If your agency is developing or has recently developed housing for the homeless, please email[email protected]to have it listed on our website!
On the Edge…At the Center
Stories from the Manchester Homeless Services Center
By Christopher Emerson, Manager
Good Luck Box
When guests at the Center get a new place to live, we want to celebrate their positive change and support their forward motion, so we give them a “Good Luck Box.” Since homeless people usually own only what they can carry on their back, they often need everything to get started in a new place. And I mean everything.
So, I assemble a bag of whatever things we have around here: toothpaste and toothbrush, soap, pillow, plate and cup, towels, shampoo, even a pot or pan if one has come my way. Since we don’t have room to store many donations and don’t want to draw donations away from other bigger agencies, we don’t invite them. But sometimes people bring things anyway. Occasionally boxes of “stuff” are left on the doorstep. And if I I’ve got it, I’ll give it away… in a good luck box.
People are always grateful. And they get the point , that we want to encourage them to keep moving forward in life. One of my favorite sayings around here is this: “the Homeless Center is a pretty good place to be, but it is a much better place to be from!”
The Way Home Annual Meeting
The Way Home hosted its 2012 Annual Celebration on Friday, May 18th. The event featured remarks from Executive Director Mary Sliney, Mayor Ted Gatsas, recipients of the 2012 Healthy Homes and Keys to Success awards, and others. The Way Home continues to be a committed community partner and MCoC member. Congratulations to them on celebrating another year of striving to ensure everyone has access to safe, affordable housing.
Congratulations The Way Home. Thank you, for your continued support and participation in the Manchester Continuum of Care!
What could be better than neon, Derryfield Park, and running/walking for a great cause? Lite Up the Nite for Mental Health 5k is a neon-themed race held in Manchester’s Derryfield Park, hosted by The Mental Health Center of Greater Manchester.
All registered runners and walkers will get a goodie bag, courtesy of our sponsors, including a frisbee, coupons, and a few other surprises! Stonyfield farms will also be there for the third year, with free yogurt in hand for all.
Proceeds from the event go toward MHCGM’s charitable care fund – providing mental health services for those who may not otherwise be able to pay.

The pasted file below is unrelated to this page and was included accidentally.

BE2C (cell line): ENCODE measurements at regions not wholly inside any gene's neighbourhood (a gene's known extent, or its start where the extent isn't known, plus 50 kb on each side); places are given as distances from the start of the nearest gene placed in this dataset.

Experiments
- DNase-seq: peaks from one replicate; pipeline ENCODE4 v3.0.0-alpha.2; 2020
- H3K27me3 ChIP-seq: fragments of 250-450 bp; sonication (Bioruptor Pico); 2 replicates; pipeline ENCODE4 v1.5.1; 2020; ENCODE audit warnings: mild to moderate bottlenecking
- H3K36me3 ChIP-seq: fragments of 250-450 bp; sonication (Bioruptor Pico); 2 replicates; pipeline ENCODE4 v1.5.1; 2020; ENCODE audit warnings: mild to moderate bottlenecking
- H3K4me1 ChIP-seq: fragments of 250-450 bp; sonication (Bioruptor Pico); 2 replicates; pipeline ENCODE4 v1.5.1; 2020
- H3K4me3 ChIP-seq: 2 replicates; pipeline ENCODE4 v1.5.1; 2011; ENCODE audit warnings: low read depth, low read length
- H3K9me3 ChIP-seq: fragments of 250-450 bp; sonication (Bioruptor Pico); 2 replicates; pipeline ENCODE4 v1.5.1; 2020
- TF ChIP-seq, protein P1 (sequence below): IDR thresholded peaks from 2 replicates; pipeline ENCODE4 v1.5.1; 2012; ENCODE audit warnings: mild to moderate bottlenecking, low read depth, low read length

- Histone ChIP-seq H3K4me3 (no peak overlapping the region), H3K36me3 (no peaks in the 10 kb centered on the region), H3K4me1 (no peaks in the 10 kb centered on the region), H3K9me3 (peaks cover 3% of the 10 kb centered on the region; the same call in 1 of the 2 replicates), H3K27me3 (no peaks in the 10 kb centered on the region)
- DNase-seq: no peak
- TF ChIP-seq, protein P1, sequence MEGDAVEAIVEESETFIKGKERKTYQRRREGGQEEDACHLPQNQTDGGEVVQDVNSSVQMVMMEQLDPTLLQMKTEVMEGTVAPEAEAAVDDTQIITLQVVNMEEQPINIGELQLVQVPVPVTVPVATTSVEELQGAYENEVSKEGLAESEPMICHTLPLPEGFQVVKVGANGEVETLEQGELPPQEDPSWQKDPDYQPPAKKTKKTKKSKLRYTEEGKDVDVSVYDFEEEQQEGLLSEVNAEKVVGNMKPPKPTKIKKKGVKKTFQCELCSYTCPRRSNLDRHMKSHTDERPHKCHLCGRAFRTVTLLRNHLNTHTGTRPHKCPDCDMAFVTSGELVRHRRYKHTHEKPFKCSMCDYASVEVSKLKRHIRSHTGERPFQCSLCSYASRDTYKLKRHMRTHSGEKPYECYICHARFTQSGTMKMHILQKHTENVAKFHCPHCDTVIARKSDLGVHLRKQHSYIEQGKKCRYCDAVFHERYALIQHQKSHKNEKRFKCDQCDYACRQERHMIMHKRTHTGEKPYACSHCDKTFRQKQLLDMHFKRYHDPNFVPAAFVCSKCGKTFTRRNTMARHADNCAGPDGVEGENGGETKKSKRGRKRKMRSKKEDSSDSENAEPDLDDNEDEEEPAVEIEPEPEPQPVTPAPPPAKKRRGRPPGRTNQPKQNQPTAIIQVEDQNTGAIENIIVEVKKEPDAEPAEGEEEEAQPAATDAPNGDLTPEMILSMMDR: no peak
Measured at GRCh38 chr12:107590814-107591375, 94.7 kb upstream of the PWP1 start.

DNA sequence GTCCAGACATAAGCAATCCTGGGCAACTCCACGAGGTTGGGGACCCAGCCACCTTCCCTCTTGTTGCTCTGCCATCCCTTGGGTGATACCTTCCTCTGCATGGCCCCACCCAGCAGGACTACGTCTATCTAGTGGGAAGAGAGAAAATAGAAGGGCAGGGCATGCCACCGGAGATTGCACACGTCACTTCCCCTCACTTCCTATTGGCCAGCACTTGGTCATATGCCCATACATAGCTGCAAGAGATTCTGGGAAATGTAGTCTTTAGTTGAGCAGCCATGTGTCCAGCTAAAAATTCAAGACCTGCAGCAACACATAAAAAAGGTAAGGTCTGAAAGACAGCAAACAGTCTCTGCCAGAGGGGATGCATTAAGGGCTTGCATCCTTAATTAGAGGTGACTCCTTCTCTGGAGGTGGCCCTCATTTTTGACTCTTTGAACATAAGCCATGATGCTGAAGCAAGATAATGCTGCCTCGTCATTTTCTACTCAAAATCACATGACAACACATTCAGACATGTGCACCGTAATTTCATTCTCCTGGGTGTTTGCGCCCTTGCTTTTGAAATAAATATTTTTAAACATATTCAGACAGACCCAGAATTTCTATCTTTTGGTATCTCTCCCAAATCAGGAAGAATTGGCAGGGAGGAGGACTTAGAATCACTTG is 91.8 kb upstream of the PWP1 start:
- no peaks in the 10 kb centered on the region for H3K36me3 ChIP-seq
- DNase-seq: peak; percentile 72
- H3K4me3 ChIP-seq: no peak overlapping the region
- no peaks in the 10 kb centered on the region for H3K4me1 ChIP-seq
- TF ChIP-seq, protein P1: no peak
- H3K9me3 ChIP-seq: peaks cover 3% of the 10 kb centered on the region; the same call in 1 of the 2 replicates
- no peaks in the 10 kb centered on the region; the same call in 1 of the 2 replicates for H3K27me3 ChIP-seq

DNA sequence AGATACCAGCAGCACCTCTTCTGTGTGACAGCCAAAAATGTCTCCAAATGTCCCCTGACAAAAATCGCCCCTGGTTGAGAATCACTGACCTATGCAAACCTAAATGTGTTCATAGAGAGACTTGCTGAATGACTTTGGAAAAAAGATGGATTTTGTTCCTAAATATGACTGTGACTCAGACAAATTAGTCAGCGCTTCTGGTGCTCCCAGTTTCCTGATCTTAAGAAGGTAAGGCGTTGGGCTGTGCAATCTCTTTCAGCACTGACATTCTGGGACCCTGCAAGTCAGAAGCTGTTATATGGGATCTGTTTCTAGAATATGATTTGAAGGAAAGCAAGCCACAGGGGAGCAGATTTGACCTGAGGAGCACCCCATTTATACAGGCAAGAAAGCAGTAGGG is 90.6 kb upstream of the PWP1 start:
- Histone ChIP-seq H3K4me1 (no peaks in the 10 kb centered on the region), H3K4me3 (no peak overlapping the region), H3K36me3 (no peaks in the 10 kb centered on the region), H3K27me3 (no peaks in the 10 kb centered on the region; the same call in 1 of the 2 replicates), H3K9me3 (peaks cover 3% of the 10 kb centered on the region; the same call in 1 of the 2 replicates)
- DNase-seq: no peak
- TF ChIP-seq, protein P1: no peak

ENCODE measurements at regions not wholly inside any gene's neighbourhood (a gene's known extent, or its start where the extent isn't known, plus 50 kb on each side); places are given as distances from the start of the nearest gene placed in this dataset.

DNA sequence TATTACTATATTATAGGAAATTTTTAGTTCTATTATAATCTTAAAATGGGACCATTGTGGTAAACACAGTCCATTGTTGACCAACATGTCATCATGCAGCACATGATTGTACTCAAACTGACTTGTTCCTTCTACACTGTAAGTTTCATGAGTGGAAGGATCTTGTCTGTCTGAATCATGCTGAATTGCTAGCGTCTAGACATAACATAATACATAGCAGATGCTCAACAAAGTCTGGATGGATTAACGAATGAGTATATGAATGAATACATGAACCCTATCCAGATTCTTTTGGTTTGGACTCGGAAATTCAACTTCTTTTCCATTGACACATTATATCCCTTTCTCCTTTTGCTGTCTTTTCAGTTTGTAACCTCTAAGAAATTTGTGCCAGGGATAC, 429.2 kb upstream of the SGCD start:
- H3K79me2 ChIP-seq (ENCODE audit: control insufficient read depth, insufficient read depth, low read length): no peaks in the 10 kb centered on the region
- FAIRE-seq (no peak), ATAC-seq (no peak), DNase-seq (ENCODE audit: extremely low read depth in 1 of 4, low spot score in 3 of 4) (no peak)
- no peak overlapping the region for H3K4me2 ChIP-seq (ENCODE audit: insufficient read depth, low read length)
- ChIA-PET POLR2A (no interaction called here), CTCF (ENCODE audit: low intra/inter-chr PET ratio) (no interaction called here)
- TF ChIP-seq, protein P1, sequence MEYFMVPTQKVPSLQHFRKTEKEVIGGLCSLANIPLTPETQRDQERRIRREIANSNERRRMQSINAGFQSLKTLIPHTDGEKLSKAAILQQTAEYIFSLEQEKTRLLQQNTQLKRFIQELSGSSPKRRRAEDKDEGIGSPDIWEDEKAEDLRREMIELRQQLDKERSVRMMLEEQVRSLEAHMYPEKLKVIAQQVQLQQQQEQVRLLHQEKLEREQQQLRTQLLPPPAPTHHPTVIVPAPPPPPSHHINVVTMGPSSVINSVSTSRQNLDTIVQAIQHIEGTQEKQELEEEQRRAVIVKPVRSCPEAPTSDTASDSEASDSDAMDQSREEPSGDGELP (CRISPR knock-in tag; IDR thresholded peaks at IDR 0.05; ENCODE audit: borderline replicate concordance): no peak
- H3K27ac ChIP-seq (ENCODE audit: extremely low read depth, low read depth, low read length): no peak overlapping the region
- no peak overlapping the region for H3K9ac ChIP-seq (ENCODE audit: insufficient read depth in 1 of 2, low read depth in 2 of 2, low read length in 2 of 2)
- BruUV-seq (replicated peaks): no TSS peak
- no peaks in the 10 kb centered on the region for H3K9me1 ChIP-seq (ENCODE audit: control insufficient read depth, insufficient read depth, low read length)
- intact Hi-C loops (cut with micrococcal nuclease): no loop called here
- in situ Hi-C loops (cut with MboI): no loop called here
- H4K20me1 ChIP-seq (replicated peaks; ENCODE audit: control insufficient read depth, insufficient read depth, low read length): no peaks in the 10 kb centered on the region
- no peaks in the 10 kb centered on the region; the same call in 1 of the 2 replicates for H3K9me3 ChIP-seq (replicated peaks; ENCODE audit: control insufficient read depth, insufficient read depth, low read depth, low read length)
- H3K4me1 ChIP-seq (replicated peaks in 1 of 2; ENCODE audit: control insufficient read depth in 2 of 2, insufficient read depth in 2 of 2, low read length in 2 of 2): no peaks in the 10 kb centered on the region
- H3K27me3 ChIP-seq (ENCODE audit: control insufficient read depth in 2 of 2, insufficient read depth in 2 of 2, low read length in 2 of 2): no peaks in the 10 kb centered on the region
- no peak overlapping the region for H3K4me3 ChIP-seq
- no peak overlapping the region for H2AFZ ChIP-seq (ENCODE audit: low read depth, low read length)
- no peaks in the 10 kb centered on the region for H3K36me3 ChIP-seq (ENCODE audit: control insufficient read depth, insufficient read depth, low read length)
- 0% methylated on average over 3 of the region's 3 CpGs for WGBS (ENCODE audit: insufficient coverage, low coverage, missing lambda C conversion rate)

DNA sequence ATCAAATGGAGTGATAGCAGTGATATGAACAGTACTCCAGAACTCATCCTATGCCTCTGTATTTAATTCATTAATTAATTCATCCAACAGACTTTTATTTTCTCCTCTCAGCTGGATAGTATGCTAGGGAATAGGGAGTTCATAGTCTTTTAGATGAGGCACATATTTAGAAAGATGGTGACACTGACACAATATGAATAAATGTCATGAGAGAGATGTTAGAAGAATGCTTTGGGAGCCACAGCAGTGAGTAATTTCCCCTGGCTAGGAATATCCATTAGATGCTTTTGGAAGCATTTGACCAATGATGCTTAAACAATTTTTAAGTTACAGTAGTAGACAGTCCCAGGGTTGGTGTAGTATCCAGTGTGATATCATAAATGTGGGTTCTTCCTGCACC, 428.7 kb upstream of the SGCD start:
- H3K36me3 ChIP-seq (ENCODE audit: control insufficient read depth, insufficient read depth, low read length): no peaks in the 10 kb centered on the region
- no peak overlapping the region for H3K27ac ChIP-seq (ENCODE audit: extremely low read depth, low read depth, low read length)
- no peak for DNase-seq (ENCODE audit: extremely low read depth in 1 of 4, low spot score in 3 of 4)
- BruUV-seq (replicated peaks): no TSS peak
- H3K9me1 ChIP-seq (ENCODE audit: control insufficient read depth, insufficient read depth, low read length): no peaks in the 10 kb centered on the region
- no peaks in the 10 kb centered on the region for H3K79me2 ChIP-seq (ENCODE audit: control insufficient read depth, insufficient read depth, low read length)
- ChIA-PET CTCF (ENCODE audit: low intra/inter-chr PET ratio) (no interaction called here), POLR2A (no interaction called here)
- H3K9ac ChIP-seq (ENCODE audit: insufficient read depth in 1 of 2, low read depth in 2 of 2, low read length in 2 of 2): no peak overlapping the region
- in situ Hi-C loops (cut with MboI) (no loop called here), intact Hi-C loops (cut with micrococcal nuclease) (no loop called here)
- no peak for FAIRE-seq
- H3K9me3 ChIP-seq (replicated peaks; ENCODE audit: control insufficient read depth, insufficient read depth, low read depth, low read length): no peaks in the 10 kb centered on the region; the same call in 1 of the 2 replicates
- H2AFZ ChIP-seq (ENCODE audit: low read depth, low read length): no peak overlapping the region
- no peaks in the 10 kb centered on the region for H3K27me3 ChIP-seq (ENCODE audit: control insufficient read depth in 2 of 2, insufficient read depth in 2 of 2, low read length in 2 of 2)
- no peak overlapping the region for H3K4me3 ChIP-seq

Mental Illness is a disease that affects one in four families today. As the largest outpatient provider of mental health in New Hampshire, The Mental Health Center of Greater Manchester was responsible for more than $1 million in charitable care to consumers last year that may have otherwise gone untreated.
So, break out your neon leggings and running shoes, and we’ll see you June 21st!
Where: Derryfield Park, Manchester
When: June 21, 6:30 pm start
Cost: $25 to register
Free t-shirt to the first 100 registered, goodie bag to all runners/walkers
Sign up: http://www.runformentalhealth.weebly.com
Sometimes you need to get outside of your own paradigm to understand it better. On the subject of homelessness, it’s not like we can’t find correlative experiences elsewhere. Sadly, they are abundant. And so are the myths about being homeless. We have all heard people we know and like say things about this population that make us cringe. This is generally borne of not knowing rather than simply ignorance. But the widespread nature of “not knowing” when it comes to homelessness makes it worrisome.
There is really only one way to fight it and that is with information at every turn. The Community Outreach Committee is tasked with bringing the subject to light in our community and helping the general public understand and empathize with the plight of others. Only through this understanding and compassion can we as a society make any headway on eliminating it.
It takes on the myth that homeless people have too much to eat, that they are actually living a life on the dole, free of worries and responsibilities. People still think this, unfortunately, and so our work is not done. When you have the chance, engage someone in conversation the next time you hear something that makes you cringe. This models behavior that gets you outside of your paradigm, so maybe the person you are engaging will be able to do the same.
Loretta Prescott | Susan Howland
Serenity Place | City of Manchester/Granite United Way